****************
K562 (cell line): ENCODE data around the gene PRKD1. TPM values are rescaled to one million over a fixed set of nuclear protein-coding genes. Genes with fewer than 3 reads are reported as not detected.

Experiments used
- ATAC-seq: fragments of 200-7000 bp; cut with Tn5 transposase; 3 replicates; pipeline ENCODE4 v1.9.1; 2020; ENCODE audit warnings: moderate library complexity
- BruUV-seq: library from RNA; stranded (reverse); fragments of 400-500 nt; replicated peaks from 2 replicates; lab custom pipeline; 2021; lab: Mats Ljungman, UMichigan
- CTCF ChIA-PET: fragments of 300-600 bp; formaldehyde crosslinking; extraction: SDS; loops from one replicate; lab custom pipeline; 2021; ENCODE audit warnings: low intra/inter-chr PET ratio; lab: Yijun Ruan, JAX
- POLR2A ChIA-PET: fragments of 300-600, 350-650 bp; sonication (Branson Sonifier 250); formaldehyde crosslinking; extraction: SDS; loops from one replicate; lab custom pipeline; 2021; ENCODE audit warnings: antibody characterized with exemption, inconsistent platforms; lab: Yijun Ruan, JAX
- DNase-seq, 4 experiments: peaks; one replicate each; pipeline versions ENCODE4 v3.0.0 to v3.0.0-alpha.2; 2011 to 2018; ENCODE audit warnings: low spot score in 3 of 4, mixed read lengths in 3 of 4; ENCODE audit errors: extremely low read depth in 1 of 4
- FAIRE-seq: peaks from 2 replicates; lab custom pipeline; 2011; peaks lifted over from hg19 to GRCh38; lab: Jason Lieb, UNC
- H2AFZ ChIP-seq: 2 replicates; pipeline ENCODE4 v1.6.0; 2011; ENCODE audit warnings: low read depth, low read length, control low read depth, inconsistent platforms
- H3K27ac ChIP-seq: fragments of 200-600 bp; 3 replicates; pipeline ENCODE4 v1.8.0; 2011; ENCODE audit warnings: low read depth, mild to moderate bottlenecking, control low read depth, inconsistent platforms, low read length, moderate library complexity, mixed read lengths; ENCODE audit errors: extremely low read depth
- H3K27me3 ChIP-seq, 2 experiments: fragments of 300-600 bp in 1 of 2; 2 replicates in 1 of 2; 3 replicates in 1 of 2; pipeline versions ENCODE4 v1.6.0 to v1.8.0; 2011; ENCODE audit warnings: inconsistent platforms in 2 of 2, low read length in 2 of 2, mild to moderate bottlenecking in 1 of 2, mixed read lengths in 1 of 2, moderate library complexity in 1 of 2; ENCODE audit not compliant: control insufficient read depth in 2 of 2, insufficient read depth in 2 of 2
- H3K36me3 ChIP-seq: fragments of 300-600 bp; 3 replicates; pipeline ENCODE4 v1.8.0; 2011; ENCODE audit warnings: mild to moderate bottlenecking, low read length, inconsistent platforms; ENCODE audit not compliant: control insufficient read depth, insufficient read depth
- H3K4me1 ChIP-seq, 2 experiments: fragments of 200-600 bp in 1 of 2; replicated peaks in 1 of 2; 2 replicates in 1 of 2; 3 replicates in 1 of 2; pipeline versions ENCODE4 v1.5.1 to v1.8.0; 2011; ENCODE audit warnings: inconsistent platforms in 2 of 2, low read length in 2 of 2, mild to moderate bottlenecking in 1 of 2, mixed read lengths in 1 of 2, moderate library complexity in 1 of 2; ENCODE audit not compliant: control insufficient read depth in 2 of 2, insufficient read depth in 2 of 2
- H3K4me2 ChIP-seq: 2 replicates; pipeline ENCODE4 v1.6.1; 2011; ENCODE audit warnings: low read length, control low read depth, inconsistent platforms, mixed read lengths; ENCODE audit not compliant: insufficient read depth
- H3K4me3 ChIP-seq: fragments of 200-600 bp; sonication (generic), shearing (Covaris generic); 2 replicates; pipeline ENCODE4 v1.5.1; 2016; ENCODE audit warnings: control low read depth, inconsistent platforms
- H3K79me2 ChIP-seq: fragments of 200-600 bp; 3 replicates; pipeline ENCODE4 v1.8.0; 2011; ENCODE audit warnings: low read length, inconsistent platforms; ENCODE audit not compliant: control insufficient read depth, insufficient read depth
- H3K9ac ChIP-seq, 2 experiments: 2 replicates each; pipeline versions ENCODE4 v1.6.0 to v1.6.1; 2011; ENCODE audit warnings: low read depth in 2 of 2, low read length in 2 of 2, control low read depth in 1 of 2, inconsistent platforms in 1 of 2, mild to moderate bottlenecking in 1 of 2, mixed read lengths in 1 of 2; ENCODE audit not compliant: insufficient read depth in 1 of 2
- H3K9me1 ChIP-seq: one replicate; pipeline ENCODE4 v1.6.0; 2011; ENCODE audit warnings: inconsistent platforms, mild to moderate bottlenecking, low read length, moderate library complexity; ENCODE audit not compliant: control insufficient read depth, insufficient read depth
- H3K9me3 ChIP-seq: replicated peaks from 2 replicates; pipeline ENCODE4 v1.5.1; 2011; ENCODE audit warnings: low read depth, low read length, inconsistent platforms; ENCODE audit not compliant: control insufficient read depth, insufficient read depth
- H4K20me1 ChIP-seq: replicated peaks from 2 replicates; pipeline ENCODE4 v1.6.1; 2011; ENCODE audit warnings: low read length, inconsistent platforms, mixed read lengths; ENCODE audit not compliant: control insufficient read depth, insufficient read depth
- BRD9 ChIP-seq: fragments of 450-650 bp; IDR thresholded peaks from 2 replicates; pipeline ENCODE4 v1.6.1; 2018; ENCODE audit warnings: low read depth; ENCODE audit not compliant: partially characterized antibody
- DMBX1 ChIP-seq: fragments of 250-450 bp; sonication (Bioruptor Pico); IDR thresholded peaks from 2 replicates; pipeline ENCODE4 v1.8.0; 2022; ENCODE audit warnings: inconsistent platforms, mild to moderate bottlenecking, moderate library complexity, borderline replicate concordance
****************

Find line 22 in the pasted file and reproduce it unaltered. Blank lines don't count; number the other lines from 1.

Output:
- DMBX1 ChIP-seq: fragments of 250-450 bp; sonication (Bioruptor Pico); IDR thresholded peaks from 2 replicates; pipeline ENCODE4 v1.8.0; 2022; ENCODE audit warnings: inconsistent platforms, mild to moderate bottlenecking, moderate library complexity, borderline replicate concordance